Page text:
In Review: Pop-Kultur

New location allowed music festival to really pop

Marlén Jacobshagen / Jonny Tiernan / Connie HwongVirginia de Díaz

Moving from Berghain in 2015, to Neukölln in 2016, to its new home of Kulturbrauerei in 2017, Pop-Kultur festival has led somewhat of a nomadic existence. This year, however, it seems to have really found its feet.

Kulturbrauerei lends itself perfectly to an event of this type. With plenty of venues this close together you can jump from band to band, from exhibition to talk, to film screening. It’s always possible to stick around if you’re hooked, or move on if something isn’t to your taste – or if your schedule is packed out by the overwhelming line-up.

We made it to Pop-Kultur for each of the three days and there was way too much for us to see everything. But we got right into the spirit of the festival, jumping from venue to venue and stuffing our nights with all the pop cultural highlights on offer. The mix of photo exhibitions, art installations, cinema screenings, new and established bands transformed Prenzlauer Berg into a pulsating cultural centre for Berlin.

To name all the highlights would be a mammoth task, but some of our favourite acts include Erobique und seine zwei bis drei Freunde’s improvised concert – in which he made friends with members of the audience as he invited them to perform alongside him – and pigtailed German rap sensation Romano, who turned the Kesselhaus upside-down and giving the audience a Klaps auf den Po. Liars, aka Andrew Angus and his rotating cast of bandmates, brought their delightfully weird dance-noise, with Angus storming the stage dressed as a deranged bride to deliver a set that veered from punk to drone to indie-electro.  

Lady Leshurr delivered a well-needed injection of razor-sharp wit and squeaky-clean rhymes to a packed room, and even persuaded everyone to put down their beers and dance along with her set. She even Snapchatted the whole thing. Boiband launched their debut album The Year I Broke My Voice at the festival. Members Tucké Royale, Hans Unstern and Black Cracker cut striking figures on stage, and the whole project came across like a strong artistic statement of intent, with ideas and ambitions going way beyond the normal realms of pop music. Munich’s Friends of Gas veered from sludgy, powerful heaviness to fast-paced post-punk attacks, all delivered with an almost deadpan style.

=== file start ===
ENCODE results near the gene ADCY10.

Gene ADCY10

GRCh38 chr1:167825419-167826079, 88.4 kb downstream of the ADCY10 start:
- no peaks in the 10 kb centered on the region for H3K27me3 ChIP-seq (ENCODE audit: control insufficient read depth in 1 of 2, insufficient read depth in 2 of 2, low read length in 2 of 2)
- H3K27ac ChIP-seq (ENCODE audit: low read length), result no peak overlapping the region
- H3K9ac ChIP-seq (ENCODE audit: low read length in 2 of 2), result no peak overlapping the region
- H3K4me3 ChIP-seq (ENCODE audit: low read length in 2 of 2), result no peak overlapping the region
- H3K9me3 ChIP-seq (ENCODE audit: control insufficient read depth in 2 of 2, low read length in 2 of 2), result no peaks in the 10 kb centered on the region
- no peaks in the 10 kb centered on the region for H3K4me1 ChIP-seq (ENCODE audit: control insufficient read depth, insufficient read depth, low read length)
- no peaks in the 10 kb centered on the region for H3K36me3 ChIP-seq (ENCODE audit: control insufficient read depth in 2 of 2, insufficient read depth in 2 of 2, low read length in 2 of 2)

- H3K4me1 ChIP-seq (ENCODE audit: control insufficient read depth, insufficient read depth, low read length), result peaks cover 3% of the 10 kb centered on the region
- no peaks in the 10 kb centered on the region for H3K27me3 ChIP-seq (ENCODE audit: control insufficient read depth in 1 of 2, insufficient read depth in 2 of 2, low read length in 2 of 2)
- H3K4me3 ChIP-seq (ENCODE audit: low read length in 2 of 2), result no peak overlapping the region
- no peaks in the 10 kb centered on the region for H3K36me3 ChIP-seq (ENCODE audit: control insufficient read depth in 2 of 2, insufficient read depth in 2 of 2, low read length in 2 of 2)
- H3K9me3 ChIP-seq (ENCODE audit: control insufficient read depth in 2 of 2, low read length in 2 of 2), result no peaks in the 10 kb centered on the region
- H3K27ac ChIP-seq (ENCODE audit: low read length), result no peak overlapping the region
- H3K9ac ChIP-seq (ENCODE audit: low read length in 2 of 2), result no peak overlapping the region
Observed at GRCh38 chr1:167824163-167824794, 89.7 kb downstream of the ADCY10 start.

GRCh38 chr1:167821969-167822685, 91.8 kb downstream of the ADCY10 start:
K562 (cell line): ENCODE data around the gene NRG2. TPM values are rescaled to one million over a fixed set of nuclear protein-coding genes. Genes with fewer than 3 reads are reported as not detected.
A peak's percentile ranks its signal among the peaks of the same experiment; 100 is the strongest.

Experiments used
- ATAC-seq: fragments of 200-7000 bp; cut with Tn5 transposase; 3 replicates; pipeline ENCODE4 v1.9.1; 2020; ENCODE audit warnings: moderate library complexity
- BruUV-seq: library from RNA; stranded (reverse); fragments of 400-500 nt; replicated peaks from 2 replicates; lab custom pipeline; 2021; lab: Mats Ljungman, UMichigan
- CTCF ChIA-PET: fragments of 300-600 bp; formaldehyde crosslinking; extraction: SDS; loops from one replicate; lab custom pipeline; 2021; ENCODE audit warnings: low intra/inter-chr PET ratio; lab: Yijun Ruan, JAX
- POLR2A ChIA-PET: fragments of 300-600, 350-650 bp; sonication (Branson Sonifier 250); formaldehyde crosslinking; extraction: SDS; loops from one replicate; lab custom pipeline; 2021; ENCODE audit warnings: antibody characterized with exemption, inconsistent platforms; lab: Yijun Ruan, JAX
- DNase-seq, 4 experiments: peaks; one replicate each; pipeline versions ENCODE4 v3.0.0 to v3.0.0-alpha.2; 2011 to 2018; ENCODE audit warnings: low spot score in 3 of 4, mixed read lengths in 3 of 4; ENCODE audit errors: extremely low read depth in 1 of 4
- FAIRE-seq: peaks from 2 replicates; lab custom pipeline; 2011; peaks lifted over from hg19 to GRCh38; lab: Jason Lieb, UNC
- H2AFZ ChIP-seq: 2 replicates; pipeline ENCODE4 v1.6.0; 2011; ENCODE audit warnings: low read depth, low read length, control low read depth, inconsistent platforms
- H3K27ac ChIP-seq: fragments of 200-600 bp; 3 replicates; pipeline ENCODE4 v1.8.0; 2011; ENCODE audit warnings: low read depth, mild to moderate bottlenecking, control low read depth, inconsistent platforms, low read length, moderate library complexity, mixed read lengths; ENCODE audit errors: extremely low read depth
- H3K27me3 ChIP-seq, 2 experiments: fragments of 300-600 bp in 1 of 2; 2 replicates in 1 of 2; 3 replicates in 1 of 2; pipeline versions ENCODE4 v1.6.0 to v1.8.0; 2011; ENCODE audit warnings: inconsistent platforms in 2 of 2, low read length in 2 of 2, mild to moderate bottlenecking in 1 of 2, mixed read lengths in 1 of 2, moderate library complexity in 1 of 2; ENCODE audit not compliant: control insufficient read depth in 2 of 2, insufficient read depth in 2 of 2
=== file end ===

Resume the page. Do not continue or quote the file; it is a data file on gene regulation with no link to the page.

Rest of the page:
Scottish indie-duo Arab Strap closed the festival with a gloomy and intimate show, with full capacity at the venue leaving a line of fans queuing outside.

Talks about punk in the GDR, an exhibition on the dearly-loved (and sadly departed) venue Antje Øklesund, as well as films like the on-the-road documentary Bunch of Kunst, which portrays English electro punk band Sleaford Mods all left a lot of nice images, thoughts and new music in our heads.

If Pop Kultur decides to return to Kulturbrauerei next year, we anticipate it’ll be the best destination to discover new music in Berlin. We can’t wait.

Here’s a selection of pics from this year’s festival. Hit up the Pop-Kultur website for more information.